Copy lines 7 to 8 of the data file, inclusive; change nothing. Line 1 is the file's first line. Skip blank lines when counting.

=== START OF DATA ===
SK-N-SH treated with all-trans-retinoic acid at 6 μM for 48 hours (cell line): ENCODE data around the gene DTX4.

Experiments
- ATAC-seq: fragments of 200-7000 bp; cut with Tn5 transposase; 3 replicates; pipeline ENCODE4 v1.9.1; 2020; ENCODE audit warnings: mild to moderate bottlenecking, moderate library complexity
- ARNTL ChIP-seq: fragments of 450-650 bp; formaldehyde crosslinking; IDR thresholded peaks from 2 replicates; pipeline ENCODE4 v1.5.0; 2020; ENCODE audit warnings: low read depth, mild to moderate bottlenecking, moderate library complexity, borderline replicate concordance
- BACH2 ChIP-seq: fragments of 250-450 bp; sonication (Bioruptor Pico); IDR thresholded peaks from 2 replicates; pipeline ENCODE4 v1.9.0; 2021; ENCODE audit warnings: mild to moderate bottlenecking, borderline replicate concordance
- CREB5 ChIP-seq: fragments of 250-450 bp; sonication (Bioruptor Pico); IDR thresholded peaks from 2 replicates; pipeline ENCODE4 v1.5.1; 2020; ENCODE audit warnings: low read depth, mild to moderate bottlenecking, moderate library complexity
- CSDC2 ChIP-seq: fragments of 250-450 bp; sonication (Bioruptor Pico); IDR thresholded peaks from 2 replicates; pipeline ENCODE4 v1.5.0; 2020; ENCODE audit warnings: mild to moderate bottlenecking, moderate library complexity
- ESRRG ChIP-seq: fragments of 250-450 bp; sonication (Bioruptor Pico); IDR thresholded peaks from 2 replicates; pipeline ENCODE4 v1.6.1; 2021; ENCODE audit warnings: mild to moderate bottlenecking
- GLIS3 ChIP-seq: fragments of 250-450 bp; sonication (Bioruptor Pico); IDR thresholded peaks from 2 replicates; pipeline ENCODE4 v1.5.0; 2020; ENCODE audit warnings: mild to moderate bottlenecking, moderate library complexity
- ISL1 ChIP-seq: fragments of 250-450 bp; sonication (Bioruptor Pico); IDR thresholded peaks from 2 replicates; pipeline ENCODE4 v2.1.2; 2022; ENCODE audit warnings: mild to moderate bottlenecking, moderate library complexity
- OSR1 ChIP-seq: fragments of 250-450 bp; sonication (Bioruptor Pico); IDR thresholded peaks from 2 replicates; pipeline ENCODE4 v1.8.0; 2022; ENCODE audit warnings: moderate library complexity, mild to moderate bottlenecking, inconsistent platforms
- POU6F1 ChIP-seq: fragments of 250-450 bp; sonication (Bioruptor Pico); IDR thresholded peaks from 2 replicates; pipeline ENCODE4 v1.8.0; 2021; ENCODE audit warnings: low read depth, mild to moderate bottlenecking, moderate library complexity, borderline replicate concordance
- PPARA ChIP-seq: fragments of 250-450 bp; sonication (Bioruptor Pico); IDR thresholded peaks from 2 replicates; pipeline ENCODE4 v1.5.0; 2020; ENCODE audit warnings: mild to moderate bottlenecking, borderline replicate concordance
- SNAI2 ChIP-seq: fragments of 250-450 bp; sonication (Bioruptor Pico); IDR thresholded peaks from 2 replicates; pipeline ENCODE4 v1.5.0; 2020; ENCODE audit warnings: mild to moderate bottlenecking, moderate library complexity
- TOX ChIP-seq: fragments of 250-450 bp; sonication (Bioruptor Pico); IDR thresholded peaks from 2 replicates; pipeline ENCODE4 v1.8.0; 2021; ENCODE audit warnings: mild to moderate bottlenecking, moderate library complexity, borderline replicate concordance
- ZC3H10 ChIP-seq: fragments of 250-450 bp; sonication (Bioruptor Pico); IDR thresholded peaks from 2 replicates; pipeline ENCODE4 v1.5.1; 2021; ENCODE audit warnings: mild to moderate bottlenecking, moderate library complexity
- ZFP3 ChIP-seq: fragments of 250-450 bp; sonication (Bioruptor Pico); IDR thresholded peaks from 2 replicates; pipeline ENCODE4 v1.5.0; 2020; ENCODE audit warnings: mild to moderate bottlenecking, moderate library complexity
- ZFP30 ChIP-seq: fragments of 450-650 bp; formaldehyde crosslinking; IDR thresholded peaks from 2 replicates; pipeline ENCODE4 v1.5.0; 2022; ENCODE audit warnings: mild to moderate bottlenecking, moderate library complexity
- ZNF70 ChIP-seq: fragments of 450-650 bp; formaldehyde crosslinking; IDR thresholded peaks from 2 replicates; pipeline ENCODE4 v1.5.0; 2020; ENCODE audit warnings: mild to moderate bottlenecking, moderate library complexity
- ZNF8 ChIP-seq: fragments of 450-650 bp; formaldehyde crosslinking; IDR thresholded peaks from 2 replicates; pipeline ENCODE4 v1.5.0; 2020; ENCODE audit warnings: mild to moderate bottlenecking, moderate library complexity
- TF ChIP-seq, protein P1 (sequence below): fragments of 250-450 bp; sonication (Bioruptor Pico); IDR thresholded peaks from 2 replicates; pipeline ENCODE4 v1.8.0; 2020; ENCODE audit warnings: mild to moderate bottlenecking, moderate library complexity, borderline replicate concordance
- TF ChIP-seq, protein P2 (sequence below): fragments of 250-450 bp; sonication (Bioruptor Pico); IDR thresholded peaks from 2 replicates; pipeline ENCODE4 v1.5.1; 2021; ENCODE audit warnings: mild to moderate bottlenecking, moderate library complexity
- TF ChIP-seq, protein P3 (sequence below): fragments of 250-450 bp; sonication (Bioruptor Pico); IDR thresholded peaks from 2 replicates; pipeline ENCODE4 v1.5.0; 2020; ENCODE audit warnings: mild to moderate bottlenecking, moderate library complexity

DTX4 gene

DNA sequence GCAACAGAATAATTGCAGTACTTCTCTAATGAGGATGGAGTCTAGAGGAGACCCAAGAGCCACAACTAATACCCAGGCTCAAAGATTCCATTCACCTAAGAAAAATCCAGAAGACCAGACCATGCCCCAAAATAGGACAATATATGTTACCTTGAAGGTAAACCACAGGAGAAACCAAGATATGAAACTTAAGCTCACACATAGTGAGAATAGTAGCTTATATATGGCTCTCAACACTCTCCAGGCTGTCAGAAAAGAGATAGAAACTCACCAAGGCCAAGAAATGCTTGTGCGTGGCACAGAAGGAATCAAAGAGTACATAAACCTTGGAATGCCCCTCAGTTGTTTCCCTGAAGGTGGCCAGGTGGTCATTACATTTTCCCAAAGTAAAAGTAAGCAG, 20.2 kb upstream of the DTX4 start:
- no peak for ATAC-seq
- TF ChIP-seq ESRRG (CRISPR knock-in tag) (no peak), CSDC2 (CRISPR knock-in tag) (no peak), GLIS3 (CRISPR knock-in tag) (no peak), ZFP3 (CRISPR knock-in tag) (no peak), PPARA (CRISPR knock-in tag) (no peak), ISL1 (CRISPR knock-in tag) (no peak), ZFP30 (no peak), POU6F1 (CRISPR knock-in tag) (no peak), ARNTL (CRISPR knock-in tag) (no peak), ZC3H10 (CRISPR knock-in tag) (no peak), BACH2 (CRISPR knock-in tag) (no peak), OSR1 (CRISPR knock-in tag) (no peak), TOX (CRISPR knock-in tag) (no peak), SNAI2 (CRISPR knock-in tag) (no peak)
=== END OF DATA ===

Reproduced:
- CSDC2 ChIP-seq: fragments of 250-450 bp; sonication (Bioruptor Pico); IDR thresholded peaks from 2 replicates; pipeline ENCODE4 v1.5.0; 2020; ENCODE audit warnings: mild to moderate bottlenecking, moderate library complexity
- ESRRG ChIP-seq: fragments of 250-450 bp; sonication (Bioruptor Pico); IDR thresholded peaks from 2 replicates; pipeline ENCODE4 v1.6.1; 2021; ENCODE audit warnings: mild to moderate bottlenecking